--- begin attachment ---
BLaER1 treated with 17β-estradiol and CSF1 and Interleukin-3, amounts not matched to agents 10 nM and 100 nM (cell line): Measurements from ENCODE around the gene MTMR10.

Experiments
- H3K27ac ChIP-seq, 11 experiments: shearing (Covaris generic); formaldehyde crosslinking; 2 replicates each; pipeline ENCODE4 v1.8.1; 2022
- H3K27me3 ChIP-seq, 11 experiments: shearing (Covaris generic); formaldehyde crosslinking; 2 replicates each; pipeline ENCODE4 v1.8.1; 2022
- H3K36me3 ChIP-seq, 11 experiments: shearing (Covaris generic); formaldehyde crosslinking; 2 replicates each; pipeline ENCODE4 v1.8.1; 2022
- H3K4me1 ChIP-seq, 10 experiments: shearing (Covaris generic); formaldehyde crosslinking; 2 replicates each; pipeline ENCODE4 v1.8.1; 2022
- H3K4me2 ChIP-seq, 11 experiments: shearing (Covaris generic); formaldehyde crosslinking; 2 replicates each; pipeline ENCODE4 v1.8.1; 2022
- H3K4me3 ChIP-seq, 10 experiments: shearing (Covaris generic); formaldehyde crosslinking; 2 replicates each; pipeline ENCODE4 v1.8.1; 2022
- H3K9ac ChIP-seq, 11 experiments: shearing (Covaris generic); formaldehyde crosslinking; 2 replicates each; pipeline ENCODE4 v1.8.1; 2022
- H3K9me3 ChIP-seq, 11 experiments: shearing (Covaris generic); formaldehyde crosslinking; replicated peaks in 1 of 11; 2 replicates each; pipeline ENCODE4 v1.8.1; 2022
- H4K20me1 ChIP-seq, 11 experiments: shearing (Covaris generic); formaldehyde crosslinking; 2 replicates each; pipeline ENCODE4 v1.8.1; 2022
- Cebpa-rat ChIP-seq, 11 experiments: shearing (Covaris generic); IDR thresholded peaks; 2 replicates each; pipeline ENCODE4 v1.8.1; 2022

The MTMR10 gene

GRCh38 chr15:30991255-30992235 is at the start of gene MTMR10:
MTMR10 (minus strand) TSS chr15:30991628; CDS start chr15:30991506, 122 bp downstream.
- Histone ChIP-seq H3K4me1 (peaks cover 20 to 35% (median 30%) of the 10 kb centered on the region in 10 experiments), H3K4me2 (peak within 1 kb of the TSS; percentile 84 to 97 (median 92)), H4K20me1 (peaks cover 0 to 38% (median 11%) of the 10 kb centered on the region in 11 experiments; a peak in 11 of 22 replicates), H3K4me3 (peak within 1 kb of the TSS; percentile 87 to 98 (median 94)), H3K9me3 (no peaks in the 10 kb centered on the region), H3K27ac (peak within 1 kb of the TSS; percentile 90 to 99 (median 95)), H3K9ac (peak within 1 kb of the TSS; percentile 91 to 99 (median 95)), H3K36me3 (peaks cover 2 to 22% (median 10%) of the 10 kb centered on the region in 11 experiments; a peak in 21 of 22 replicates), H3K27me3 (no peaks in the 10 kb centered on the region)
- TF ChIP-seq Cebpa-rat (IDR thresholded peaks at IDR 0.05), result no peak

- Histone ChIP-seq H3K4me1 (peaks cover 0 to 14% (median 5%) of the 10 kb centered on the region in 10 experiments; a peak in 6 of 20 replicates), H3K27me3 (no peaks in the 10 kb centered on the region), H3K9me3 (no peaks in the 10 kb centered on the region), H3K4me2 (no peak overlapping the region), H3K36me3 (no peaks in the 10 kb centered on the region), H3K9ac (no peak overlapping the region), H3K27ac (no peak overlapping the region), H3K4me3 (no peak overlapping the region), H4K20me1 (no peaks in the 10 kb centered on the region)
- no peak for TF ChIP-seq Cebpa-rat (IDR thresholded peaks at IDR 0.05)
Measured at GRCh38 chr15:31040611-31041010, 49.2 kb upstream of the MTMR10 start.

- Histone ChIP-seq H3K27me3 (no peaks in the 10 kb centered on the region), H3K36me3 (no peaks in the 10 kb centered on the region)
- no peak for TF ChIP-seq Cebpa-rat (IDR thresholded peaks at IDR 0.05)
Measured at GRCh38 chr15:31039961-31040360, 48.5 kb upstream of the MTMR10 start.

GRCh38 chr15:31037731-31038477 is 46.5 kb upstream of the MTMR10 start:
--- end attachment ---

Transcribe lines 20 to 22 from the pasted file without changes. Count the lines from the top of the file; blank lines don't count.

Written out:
Measured at GRCh38 chr15:31040611-31041010, 49.2 kb upstream of the MTMR10 start.

- Histone ChIP-seq H3K27me3 (no peaks in the 10 kb centered on the region), H3K36me3 (no peaks in the 10 kb centered on the region)
- no peak for TF ChIP-seq Cebpa-rat (IDR thresholded peaks at IDR 0.05)